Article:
What do you for a living. And what do you earn.

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3/1/2020 6:32 AM

I live in Finland and work as a Lineworker and monthly i will earn 2800$ before tax. And yearly when all the taxes and pension has done it, i will have around 27 000$, for myself i always find it hard to have much cash over for dirtbikes end of the months. so it would be cool to se what you guys in US earns, form what i gather the monthly pay out is usually higher in US

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3/1/2020 7:04 AM

I have always had more than one job. Sometimes three. Work harder, not smarter...laughing

By lineworker, guessing you mean electrical lineman? Any storms or natural catastrophes going on over there that you can chase for a massive amount of overtime in a short period of time?

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3/1/2020 7:09 AM
Edited Date/Time: 3/1/2020 7:10 AM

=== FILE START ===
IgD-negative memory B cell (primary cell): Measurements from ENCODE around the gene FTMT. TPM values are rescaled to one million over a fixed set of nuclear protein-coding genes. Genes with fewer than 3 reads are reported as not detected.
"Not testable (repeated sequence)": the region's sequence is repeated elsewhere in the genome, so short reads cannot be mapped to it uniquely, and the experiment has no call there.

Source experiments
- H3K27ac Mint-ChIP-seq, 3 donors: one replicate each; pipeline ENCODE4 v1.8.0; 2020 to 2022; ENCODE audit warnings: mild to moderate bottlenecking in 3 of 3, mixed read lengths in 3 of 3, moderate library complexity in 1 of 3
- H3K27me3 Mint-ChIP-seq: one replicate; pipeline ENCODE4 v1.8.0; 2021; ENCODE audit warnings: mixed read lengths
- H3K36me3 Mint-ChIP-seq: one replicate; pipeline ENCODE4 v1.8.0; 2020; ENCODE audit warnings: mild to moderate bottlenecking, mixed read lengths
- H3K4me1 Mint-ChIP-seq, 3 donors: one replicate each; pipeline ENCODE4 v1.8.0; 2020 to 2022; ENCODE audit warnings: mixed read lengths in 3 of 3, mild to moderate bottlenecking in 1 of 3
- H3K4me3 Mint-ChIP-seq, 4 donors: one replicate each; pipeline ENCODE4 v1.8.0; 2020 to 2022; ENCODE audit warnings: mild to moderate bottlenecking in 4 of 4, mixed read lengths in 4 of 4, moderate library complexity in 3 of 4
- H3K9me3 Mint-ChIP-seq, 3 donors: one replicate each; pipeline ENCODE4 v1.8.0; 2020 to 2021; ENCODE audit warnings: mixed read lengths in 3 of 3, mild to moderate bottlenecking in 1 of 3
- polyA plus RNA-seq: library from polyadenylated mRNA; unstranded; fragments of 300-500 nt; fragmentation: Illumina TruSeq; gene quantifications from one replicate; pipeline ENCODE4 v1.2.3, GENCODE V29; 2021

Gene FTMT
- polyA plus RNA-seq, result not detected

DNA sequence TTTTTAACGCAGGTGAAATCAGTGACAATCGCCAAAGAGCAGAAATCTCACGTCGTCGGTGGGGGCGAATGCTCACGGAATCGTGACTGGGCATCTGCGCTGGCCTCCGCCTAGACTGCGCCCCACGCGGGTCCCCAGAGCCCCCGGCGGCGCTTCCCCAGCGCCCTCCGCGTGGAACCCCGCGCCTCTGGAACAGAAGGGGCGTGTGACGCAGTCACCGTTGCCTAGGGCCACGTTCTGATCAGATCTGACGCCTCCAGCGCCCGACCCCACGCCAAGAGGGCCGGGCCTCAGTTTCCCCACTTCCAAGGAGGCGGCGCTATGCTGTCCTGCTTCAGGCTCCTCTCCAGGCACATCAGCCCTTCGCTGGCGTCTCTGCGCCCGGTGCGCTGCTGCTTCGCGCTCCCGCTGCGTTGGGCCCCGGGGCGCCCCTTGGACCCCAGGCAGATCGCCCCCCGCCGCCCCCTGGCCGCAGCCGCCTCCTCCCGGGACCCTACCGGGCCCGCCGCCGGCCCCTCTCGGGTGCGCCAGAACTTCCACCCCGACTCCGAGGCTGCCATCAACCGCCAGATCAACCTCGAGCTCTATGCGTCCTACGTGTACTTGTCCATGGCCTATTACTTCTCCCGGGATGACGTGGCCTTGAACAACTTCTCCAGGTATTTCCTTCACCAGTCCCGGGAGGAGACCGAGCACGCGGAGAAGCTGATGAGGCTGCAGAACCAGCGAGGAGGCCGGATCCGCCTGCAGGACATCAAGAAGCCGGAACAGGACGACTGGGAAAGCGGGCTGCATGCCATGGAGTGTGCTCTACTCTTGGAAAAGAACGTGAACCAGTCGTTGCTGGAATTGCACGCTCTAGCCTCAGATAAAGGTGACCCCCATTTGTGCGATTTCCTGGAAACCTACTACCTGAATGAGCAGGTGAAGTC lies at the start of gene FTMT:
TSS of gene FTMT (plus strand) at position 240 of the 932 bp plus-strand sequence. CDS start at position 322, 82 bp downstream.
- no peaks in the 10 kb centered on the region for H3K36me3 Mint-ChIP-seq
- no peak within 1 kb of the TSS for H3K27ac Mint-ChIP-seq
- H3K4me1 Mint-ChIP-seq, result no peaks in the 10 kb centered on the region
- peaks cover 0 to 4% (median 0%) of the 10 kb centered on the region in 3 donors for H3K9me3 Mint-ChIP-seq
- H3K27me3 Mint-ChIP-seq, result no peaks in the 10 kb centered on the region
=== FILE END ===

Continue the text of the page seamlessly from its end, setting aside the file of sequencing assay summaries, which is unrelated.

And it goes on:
Recently graduated and got my first job in IT. With today's currency exchange I make about 3300 USD a month and 39700 a year, with 6 weeks of paid vacation. 40 hours a week

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3/1/2020 7:51 AM
Edited Date/Time: 3/1/2020 7:52 AM

A skilled trade journeyman in Canada working in the oil and gas field at 10 hours per day on a 14 days on and 7 days off shift would make about $90,000 USD. After tax, that would be about $50,000 take home.

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3/1/2020 8:06 AM

Jack of all trades,legal and non

Income,zero,as far as uncle Sam knows

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3/1/2020 8:07 AM
Edited Date/Time: 3/1/2020 8:08 AM

I'm an ER nurse. I have three jobs, one is a little six bed ER that is a cakewalk compared to my other jobs. It serves as my slightly more steady income. For my other jobs I work per diem through two different companies for various hospitals in the area. I'm pretty much an on-demand nurse for when they don't have enough staff in the ER. I get tax free travel money from the companies, because I drive so far to get to the jobs. That is what makes it all worth it. I usually work 3-4 12 hour shifts per week and I do alright. Not sure where it all goes though.

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Instagram: vanillaice782
Amateur helmet painter

3/1/2020 8:47 AM
Edited Date/Time: 3/1/2020 8:50 AM